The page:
Saturday, February 4, 2017

2017-02-03 (F) Weekly Summary

The tone of 2xCb+Mic was more silly than usual especially considering our subject was failed grinds. Nothing so simple as rejected magnet implants or botched self-surgeries, no, we talked about projects people tried to get off the ground but ultimately they didn't make it. Our number one subject was me! I know my failures better than anyone.


Brian - Left. Tim - Right.

The Tough Pi-ano saw good progress over the last couple weeks. An adapter board was built with neat resistors. This was the answer to the first adapter board which didn't have any resistors and some had to be added after the board was already constructed. The picture below shows the neat resistor alignment.

Neat resistors on adapter board

After a board was made with a repeatable pattern for the resistors two more boards were made and wired. All three boards were given long wires so they would be guaranteed to reach the arcade buttons at which point they would be trimmed.

Two more boards built with neat resistors

Switches which were ordered at the beginning of this project finally arrived after international shipping. Stocked switches were swapped out on the first octave which was already in place.

Connecting the new switches

Every plastic button was installed, every switch was attached to a button, all the wires were trimmed, crimped, and connected to the adapter boards. 48 switches with two crimped wires each. The common wires were tied together for each octave to make the wiring simpler.

Every switch wired up to the adapter boards

Components were arranged for each of the four computers. Each computer had a Pi 0, memory card, OTG cable, sound card, audio wire, and power cord. At the center of all these was a USB hub and a six-way headphone coupler.

All the computer parts for each octave

When the switches were wired it became apparent the Pi-ano couldn't rest on it's top forever so a shelf was built to support everything. The shelf was only a 1x10 piece of lumber which was trimmed to avoid end pieces and knots on the edges.

Shelf cut for the bottom

More wood was cut for the rear half the Pi-ano. This would cover some of the electronics and give room for all the wiring. The wood was the same dimensions as the keyboard. It was given side supports the same as the keyboard.

Making the back portion of the Pi-ano

All the visible wood was coated with a stain/polyurethane mixture. It was glossy black. Since it was painted on ordinary wood it would not have the smooth sheen of a commercially available piano. Wood grain would always be visible. From a normal playing view none of the screws or bolts would be visible.

Staining the wood

When the stain/polyurethane dried everything was assembled. I was very pleased with how it looked. Look at it, man!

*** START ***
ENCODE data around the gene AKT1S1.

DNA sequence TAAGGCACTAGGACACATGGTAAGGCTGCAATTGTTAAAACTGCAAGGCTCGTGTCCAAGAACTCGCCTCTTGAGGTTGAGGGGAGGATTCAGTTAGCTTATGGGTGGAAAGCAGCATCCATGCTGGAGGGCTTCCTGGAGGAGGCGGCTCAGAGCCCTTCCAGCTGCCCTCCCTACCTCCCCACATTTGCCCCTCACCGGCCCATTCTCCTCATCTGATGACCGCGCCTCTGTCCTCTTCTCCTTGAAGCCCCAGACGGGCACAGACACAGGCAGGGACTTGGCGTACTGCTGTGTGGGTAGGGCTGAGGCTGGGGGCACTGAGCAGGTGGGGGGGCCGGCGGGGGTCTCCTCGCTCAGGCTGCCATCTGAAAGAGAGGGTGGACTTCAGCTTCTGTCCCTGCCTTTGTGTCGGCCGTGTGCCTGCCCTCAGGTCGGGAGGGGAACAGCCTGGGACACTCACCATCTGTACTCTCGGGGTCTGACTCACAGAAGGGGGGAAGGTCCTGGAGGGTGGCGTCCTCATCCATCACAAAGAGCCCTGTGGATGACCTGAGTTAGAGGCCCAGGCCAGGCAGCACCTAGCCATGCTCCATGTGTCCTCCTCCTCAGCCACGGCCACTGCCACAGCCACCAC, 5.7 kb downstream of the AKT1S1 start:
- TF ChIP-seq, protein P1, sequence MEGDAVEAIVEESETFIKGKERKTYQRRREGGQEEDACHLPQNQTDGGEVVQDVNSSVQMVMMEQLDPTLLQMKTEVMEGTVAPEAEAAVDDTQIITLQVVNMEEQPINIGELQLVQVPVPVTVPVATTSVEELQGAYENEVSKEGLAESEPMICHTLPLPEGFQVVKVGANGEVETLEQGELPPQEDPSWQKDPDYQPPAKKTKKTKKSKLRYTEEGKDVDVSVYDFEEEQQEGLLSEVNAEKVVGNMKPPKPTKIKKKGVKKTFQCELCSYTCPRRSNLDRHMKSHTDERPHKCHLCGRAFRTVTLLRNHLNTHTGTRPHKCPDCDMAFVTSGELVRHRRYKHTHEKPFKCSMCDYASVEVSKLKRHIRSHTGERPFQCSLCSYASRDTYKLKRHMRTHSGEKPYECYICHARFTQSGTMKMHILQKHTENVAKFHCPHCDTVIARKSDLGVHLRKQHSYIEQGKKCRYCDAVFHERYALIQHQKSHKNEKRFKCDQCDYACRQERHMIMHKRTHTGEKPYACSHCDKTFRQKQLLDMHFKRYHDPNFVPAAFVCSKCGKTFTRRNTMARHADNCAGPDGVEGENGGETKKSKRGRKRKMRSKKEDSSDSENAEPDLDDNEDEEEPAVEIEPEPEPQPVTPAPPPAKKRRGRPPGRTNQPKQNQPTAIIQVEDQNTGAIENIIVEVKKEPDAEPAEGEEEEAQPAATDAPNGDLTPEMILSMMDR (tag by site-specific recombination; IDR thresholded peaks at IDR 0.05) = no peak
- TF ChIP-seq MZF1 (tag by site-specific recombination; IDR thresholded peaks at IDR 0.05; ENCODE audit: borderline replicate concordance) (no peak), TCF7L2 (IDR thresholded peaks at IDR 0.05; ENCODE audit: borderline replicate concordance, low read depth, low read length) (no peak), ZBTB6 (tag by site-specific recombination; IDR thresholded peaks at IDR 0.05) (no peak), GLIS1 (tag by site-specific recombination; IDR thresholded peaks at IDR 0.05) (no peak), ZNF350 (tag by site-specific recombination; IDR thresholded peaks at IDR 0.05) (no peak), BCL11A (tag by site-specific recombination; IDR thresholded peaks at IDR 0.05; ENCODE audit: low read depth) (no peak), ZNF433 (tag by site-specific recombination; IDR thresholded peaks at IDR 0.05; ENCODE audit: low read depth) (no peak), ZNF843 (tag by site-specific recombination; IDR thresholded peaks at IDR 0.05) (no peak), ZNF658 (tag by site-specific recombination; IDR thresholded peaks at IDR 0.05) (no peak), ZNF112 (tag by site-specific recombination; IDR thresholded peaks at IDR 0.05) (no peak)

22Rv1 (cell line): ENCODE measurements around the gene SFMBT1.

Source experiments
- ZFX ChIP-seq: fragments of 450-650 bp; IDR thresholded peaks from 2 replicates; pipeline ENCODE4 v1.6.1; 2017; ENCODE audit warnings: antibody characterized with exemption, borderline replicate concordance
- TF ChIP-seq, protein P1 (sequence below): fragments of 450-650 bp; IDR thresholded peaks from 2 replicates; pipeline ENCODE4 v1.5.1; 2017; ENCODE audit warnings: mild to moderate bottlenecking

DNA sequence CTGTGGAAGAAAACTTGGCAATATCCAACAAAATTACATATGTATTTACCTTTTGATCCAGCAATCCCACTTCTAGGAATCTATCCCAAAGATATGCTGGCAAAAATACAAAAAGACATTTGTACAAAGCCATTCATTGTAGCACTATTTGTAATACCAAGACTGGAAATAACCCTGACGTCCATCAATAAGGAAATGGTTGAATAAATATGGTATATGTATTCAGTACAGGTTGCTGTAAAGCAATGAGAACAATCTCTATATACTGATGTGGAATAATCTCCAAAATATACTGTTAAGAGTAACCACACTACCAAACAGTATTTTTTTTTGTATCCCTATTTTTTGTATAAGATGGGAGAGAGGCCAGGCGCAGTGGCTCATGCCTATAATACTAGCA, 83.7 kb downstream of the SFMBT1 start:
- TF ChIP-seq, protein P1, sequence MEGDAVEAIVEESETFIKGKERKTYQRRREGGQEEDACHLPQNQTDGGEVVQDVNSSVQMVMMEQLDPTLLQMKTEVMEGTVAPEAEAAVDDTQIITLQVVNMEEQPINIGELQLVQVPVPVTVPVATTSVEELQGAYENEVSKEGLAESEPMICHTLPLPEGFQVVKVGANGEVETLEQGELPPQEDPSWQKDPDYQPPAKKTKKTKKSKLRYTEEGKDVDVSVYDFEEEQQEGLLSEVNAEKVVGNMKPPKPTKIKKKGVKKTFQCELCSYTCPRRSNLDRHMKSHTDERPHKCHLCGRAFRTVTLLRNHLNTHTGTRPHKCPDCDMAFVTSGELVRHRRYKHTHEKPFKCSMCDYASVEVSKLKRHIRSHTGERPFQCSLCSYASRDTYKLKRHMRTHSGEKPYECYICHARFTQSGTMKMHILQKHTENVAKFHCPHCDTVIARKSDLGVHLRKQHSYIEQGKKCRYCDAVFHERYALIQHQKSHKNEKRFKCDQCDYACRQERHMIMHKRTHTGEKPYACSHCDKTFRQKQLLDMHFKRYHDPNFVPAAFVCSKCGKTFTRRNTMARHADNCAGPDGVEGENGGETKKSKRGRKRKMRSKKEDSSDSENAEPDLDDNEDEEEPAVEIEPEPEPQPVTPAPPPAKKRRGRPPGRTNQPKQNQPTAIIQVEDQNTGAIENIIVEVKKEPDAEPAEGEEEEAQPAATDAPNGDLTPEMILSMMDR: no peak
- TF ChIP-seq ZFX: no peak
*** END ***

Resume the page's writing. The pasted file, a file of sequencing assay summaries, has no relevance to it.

Final look of the Pi-ano

The rear part of the Pi-ano was bolted to the keyboard and secured with mending braces as well as a 1x2 running between the two for support against the shelf. All the wiring between the computers, like sound and power, was installed and secured with tie blocks and zip ties.

Wiring for power and sound

Video was recorded and narrated. The narration was recorded separately and the video was shot while listening to the recording. It was the best way I knew to keep the tracks in sync. When I narrated the Color/Touch the script was basic and dull. This time I challenged myself to write a script that I could read without anything sounding funny but I wanted to put a pun in each sentence. I did with the exception of one sentence. I was happy with how this project turned out. There will probably be an update when it gets installed.

Final video demonstration of the Tough Pi-ano

A new project was publicized. This project got some attention during an interview with the Dangerous Minds Podcast. For a long time I have wanted to have a computer I could use while talking and didn't take all my attention away from where I was going. Google Glass would have been perfect except for the price. So, like many people, I've decided to build my own. For a CPU I've chosen a power-conservative, pocket-sized Raspberry Pi Zero. For the display I found a video display that can mount to glasses. Fortunately, the Pi 0 has an analog video output hidden as a couple terminal points.

Neatly wired portable computer

All the necessary parts were assembled and a working model was made pretty quickly.

Parts for a head-mounted display and computer

Keeping the display aligned properly proved problematic. The included attachment method of rubber bands didn't work well and were prone to wandering. Unlike some other projects with head-mounted displays this one didn't look absolutely preposterous. It has no camera, nor does it need one.

Wearing a head-mounted display and carrying a computer on my shoulder

The first attempt at a mounting method failed since the mounting hardware was larger than the glasses it was supposed to mount into. 3D printed parts seemed the most logical since they can be reproduced easily and tweaked quickly from one iteration to the next.

For people wishing to copy this project, they would have enough information to do everything. Now it's just a matter of me working to make it usable for myself.

First attempt at a viewer positioner




 

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